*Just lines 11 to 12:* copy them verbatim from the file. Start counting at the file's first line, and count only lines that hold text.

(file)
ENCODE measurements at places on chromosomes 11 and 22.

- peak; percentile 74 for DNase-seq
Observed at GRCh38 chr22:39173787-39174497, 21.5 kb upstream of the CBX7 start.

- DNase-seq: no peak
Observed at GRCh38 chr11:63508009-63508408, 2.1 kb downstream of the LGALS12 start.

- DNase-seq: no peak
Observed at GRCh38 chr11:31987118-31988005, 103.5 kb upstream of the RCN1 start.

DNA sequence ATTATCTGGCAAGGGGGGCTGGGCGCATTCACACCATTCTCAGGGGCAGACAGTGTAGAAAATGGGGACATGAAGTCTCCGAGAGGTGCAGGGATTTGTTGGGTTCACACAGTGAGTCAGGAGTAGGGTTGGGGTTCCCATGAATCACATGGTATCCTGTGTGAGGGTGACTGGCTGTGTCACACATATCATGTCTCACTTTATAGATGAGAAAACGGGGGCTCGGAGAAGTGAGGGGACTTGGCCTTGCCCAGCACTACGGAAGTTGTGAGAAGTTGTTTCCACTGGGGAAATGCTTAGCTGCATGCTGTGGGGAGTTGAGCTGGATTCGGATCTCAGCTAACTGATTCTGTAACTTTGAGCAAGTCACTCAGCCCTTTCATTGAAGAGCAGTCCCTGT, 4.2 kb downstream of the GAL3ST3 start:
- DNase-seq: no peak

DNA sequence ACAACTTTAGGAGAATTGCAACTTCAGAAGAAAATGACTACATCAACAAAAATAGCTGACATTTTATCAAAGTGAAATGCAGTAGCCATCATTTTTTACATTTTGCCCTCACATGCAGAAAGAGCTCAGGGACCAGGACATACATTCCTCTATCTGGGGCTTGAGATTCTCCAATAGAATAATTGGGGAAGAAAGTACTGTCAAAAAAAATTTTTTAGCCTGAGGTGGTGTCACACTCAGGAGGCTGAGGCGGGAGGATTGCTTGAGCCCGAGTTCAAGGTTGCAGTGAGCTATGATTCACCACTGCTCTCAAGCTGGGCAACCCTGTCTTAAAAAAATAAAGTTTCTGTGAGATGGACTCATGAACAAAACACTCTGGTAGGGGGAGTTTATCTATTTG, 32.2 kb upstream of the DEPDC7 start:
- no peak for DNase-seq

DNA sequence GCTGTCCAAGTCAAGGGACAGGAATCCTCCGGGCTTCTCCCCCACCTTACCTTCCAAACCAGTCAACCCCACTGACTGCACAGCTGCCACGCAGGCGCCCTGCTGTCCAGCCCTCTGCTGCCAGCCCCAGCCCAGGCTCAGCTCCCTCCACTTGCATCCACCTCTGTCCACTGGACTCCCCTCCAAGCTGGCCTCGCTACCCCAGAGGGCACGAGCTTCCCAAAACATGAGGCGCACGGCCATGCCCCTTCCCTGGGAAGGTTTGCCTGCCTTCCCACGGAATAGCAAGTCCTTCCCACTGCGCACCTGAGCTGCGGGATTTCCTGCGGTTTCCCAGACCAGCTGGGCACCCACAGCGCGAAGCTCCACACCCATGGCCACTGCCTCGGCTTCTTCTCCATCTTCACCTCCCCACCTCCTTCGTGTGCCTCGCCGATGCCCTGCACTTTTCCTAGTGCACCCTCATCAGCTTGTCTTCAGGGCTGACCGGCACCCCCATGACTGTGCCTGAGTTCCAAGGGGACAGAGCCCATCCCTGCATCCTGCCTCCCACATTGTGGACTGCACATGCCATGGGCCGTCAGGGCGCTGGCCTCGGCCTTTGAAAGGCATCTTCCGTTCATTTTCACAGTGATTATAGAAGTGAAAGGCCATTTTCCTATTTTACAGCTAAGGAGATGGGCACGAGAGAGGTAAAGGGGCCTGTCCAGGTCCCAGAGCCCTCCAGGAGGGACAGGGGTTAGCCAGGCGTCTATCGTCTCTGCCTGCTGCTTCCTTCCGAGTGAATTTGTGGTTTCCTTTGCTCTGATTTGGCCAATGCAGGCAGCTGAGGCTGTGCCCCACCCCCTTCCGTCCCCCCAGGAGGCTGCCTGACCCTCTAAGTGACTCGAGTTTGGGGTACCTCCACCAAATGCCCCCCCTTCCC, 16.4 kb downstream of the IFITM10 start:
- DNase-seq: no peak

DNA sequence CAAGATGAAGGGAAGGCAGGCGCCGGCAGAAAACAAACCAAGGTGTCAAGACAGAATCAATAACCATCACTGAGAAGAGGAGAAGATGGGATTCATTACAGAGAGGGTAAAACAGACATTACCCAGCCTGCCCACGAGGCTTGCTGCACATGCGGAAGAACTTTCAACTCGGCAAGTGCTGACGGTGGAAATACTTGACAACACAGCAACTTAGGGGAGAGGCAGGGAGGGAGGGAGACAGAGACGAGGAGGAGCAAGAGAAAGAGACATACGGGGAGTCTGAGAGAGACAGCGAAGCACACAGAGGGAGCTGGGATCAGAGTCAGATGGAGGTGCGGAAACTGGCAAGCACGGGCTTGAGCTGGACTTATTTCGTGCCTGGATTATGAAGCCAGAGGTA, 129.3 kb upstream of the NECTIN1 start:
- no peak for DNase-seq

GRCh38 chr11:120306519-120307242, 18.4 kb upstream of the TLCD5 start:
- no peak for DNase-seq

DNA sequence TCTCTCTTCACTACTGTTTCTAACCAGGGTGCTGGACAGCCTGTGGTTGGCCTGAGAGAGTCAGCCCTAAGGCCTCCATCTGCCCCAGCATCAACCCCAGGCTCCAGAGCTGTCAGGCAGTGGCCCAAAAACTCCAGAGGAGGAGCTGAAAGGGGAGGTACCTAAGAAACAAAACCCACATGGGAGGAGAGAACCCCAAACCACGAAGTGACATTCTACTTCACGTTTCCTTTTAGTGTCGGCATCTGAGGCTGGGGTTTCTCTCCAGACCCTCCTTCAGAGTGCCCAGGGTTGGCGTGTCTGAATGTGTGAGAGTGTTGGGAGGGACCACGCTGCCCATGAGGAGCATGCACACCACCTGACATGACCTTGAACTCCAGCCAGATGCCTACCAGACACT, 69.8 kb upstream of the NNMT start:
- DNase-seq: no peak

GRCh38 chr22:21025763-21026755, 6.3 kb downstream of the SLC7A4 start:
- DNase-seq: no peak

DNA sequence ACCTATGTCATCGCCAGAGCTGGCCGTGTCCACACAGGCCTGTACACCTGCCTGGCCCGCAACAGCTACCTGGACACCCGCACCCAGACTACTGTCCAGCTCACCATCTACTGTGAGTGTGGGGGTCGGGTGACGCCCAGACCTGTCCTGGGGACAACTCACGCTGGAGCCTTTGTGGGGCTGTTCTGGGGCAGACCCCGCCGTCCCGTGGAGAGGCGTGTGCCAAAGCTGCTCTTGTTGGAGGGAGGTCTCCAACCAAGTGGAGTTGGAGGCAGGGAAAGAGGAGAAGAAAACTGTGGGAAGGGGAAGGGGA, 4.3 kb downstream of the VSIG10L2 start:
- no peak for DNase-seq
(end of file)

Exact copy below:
- no peak for DNase-seq

DNA sequence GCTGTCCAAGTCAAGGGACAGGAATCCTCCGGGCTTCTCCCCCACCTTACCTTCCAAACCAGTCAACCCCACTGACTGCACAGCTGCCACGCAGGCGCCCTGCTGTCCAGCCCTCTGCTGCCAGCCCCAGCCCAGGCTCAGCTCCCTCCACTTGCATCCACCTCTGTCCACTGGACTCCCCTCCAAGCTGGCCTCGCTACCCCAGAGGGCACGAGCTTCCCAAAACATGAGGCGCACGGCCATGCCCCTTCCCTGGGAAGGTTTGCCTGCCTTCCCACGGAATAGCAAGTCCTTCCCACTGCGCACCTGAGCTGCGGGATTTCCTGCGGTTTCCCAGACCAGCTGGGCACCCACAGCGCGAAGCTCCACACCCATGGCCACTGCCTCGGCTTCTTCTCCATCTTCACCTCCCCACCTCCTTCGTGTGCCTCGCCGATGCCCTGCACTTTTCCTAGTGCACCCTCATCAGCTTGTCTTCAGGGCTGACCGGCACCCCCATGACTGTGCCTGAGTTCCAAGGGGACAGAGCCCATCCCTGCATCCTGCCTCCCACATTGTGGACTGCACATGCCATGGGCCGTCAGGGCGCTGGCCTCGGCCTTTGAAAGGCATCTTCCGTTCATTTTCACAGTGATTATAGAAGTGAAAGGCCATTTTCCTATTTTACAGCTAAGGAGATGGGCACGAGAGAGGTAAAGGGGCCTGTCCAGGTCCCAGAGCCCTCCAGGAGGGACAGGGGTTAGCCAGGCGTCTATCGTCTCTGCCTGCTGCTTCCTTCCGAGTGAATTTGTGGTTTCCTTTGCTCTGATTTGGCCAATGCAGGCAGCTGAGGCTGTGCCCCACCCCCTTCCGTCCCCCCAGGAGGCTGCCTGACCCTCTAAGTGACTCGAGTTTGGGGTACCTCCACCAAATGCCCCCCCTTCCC, 16.4 kb downstream of the IFITM10 start: